Marsh, Prairie and Fen

During this semester, we have went to many different types of environments that are home to different plants and trees. The first three of these locations that we visited are a marsh, a prairie, and Cedar Bog (that is not a bog). I’ll go into a little more detail about each location below.

Marsh

The marsh that we visited, is a very good example of your typical marsh. It was home to many plants that thrive in very wet areas and almost everywhere you walked was muddy and gave a little beneath you due to the water in the soil. We observed almost purely herbaceous plants such as grasses, sedges, and the common cattail. It’s important to note that there were no trees present in the marsh.

Common Cattail

Prairie

The prairie that we visited was home to mostly grasses and plants of the Asteraceae and Fabaceae families. The most predominant grasses we encountered were blue big stem and indian grass. Prairie’s in general are dominated by grass with the rare tree in an acre of prairie. The presence of the Fabaceae family can be explained by the natural low nitrogen levels in prairies and the bacteria that lives in these plants roots. The bacteria is able to take nitrogen from the air and provide it to the plants.

Big Bluestem Grass

Cedar Bog (That is Not a Bog)

Cedar Bog has a fairly interesting hydrology, which is part of the reason its plant life is so diverse. When thinking of the way Cedar Bog drains its excess water, you must first think of where the water comes from. The water in Cedar Bog comes from direct rainfall as well as indirect rainfall such as water flowing underground and then surfacing at Cedar Bog as it is a lower point sea level wise when compared to the surrounding area or water surfacing from the aquifer beneath. Once the water reaches Cedar Bog, some of it surfaces as the saturated soil can hold no more. When it come to the name “Cedar Bog,” it may be a little misleading. If you haven’t been too keen to the clues, Cedar Bog is not actually a bog. Water does not reach bogs from under ground supplies, rather from rain or streams. In a bog, The water does not drain because of the soil having a layer of peat and decaying plants. It’s much like a clogged bathtub or drain. Fens on the other hand, have their water come from rain, streams, and underground sources. Fens are also capable of draining through underground waterways if the amount of water raises enough. So out of these two, a fen definitely describes Cedar Bog better than bog.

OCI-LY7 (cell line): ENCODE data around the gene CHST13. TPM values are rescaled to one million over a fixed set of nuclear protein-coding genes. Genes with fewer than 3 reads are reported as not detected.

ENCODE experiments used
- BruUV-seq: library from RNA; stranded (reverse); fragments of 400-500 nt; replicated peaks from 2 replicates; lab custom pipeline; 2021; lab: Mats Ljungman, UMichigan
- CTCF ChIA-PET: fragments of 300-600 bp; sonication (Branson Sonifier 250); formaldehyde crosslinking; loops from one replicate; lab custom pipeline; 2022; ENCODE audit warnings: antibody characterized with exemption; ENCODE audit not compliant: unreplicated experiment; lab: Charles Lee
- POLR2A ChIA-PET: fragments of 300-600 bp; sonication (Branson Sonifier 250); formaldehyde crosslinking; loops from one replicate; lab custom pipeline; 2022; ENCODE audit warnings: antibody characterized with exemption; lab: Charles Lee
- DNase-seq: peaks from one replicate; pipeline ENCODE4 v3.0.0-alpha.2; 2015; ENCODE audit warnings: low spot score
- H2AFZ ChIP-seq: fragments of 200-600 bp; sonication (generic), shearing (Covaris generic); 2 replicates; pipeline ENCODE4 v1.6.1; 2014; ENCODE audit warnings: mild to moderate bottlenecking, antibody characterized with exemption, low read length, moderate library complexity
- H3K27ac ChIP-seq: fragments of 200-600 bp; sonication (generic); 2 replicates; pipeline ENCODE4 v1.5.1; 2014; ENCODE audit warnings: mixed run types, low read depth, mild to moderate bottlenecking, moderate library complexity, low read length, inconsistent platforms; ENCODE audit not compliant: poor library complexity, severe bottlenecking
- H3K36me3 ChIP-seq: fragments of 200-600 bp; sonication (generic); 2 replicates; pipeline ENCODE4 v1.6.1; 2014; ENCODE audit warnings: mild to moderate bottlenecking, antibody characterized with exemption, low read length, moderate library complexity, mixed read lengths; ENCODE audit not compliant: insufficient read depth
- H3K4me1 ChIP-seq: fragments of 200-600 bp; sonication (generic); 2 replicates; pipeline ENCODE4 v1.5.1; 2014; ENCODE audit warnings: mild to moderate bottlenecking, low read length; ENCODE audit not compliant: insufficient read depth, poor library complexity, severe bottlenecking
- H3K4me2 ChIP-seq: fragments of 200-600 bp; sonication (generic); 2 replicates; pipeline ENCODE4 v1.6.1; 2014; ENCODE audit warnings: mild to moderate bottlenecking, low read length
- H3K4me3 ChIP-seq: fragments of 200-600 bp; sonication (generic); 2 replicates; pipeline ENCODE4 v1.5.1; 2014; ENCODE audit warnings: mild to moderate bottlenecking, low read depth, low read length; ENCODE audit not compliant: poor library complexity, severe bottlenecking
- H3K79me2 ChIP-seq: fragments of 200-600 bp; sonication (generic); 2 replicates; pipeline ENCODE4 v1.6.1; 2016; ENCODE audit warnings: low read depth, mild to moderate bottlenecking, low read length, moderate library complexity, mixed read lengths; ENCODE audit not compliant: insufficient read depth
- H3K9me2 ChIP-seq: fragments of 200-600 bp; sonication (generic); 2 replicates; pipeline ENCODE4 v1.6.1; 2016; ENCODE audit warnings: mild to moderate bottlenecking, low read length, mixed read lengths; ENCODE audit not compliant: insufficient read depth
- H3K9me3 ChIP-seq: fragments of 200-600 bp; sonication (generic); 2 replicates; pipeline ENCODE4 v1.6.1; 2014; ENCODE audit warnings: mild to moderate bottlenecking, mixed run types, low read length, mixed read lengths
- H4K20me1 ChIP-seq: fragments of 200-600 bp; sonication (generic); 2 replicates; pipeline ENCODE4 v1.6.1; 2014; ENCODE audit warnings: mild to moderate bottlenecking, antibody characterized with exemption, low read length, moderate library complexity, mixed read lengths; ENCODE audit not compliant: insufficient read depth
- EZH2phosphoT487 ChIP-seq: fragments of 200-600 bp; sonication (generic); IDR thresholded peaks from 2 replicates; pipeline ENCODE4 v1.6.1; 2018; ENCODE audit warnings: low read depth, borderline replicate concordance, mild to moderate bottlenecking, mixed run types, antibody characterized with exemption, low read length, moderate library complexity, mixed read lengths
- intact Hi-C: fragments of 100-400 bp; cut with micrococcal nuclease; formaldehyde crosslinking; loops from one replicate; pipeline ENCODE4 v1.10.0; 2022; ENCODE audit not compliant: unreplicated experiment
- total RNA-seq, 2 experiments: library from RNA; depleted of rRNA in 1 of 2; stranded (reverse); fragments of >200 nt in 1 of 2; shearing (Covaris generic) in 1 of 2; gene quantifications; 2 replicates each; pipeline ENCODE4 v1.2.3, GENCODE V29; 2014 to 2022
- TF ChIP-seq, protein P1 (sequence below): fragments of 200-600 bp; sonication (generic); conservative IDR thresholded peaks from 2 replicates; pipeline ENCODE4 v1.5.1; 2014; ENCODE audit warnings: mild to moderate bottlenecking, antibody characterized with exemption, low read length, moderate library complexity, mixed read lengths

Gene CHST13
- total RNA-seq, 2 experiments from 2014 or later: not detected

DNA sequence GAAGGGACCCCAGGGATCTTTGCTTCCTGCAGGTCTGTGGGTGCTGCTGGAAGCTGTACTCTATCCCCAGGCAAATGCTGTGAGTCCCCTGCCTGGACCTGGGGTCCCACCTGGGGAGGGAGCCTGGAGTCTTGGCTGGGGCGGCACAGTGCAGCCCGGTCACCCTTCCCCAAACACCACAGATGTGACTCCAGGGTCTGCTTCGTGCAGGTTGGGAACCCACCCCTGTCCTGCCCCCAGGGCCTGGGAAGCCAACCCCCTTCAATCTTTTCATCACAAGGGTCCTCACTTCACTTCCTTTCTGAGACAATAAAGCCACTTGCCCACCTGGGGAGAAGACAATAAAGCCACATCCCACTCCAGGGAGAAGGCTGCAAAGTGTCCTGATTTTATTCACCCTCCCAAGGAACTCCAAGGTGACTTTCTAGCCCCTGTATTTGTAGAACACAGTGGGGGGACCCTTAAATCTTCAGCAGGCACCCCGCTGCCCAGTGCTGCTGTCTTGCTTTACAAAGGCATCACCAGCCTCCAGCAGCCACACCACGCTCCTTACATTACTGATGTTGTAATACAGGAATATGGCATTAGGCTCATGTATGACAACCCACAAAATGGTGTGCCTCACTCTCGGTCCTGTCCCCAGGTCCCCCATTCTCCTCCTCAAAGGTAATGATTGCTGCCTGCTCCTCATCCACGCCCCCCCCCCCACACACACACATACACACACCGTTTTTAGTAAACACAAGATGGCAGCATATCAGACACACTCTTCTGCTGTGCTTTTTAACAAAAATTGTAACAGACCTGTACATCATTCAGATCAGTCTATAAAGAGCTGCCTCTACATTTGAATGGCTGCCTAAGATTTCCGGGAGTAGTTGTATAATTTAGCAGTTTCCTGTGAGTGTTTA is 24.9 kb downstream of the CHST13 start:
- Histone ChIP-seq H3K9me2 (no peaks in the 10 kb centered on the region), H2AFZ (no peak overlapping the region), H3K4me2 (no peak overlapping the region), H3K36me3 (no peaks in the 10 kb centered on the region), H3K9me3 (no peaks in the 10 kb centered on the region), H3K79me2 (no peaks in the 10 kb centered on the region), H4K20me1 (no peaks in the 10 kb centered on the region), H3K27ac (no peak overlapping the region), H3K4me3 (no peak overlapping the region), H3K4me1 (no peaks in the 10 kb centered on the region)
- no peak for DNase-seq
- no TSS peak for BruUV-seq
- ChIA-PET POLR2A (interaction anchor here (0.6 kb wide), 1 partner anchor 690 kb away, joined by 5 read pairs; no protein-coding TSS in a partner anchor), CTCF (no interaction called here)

The causation of the unique hydrology described above along with the great plant diversity found in Cedar Bog can be attributed to the glaciers in the area between 14,000 and 24,000 years ago. The glaciers formed a set of hills known as end moraines to the east and the west of Cedar Bog, leaving it in a deep valley. As the glaciers melted sand, limestone, and gravel filled the bottom of the valley. These are very permeable and allow water to pass through them with ease, so the area around Cedar Bog turned into an aquifer that holds large amounts of cold groundwater which flows into cedar bog. This non acidic water is what makes the plant diversity in Cedar Bog possible.

Cedar Bog (That is Not a Bog) Discoveries

While at Cedar Bog (That is Not a Bog), I was tasked with find two plants with opposite leaves. This proved to be tougher than I had anticipated as most everything that drew my eye had an alternate leaf arrangement. However, I was able to find one tree and one herbaceous plant during the trip that both have an opposite leaf arrangement.

Black Ash – Fraxinus nigra

Black Ash is a tree with an opposite leaf arrangement and some pretty characteristic leaves. The leaves are always serrated and come with 7-11 leaflets. Another pretty telling characteristic is that the leaflets are stalkless and attached straight to the leaflet petiole. Black Ash is commonly used in basket making, which gives it the nickname of “basket ash.”